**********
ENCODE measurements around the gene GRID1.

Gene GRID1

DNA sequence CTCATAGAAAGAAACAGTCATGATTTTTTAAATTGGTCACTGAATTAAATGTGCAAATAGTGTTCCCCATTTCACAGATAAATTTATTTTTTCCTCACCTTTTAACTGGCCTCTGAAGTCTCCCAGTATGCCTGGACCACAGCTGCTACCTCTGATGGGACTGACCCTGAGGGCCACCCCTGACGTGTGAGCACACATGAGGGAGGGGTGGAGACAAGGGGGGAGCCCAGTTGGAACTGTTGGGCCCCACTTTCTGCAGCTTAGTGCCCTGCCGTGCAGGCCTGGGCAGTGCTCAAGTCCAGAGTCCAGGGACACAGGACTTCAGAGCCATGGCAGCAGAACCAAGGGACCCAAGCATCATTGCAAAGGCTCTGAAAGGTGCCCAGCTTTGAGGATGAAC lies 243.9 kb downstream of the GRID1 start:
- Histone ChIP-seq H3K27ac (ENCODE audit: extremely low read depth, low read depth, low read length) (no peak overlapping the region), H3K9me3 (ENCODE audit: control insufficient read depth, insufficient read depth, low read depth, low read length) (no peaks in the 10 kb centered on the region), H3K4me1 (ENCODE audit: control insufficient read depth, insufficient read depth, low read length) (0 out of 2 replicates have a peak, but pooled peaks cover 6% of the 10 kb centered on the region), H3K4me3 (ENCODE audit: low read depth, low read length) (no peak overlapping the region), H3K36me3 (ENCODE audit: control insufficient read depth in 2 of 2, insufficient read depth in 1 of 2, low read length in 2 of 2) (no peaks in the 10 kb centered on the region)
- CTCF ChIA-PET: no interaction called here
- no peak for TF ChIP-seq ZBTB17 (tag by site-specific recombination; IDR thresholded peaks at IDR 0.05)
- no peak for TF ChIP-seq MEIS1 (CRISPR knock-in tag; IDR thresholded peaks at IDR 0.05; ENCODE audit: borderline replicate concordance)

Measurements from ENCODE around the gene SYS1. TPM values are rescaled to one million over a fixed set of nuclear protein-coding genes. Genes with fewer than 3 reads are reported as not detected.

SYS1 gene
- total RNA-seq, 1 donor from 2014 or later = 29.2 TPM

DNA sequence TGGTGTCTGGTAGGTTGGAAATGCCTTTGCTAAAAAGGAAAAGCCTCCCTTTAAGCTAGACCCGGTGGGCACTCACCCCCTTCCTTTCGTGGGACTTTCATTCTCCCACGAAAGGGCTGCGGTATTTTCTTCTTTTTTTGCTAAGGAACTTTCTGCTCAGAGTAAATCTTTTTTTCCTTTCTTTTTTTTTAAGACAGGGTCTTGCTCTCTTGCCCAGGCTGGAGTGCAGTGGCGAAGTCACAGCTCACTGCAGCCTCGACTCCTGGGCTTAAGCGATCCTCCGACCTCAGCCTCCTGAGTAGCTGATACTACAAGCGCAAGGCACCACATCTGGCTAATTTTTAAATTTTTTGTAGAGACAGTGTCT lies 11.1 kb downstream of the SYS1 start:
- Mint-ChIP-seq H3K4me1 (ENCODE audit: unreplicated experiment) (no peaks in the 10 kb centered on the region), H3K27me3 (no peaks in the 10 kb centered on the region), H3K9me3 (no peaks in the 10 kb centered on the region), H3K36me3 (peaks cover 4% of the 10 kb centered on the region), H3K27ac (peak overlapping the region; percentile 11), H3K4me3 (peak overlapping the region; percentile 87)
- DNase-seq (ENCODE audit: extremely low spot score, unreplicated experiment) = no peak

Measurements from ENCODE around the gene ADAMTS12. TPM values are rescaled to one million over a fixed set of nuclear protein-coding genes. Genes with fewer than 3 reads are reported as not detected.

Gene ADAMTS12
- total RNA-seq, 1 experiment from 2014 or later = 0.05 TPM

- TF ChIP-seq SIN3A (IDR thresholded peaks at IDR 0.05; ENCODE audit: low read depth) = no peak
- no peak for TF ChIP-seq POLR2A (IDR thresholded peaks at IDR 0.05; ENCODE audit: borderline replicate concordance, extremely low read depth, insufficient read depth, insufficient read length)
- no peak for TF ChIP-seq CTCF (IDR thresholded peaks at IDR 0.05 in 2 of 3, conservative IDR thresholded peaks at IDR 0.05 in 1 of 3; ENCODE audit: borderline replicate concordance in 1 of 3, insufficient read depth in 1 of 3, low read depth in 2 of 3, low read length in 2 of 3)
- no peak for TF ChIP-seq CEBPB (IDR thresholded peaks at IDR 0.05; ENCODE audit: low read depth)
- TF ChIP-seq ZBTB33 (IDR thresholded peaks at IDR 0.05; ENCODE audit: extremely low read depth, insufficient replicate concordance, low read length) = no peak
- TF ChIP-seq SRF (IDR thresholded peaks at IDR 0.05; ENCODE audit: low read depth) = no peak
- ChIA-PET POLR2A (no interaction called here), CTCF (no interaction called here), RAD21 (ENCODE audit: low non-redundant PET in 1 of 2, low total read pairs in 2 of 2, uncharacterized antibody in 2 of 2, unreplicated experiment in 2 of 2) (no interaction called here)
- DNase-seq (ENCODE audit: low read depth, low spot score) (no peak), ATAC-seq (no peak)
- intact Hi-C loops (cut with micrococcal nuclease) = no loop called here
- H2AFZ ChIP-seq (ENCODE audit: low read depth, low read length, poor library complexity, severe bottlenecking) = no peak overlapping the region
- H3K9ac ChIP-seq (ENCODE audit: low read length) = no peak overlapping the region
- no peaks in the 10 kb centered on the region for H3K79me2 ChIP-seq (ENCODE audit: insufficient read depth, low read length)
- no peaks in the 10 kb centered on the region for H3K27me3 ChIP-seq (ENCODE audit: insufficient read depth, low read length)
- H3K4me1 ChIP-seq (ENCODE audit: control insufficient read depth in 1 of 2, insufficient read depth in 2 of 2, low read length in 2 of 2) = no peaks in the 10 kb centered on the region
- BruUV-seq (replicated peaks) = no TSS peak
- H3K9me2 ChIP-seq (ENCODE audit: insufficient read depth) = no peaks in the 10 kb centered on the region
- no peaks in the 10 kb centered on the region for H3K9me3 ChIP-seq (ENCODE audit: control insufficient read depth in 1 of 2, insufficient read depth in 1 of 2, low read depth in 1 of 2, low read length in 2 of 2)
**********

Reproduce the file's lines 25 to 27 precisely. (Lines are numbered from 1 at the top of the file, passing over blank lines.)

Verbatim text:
- intact Hi-C loops (cut with micrococcal nuclease) = no loop called here
- H2AFZ ChIP-seq (ENCODE audit: low read depth, low read length, poor library complexity, severe bottlenecking) = no peak overlapping the region
- H3K9ac ChIP-seq (ENCODE audit: low read length) = no peak overlapping the region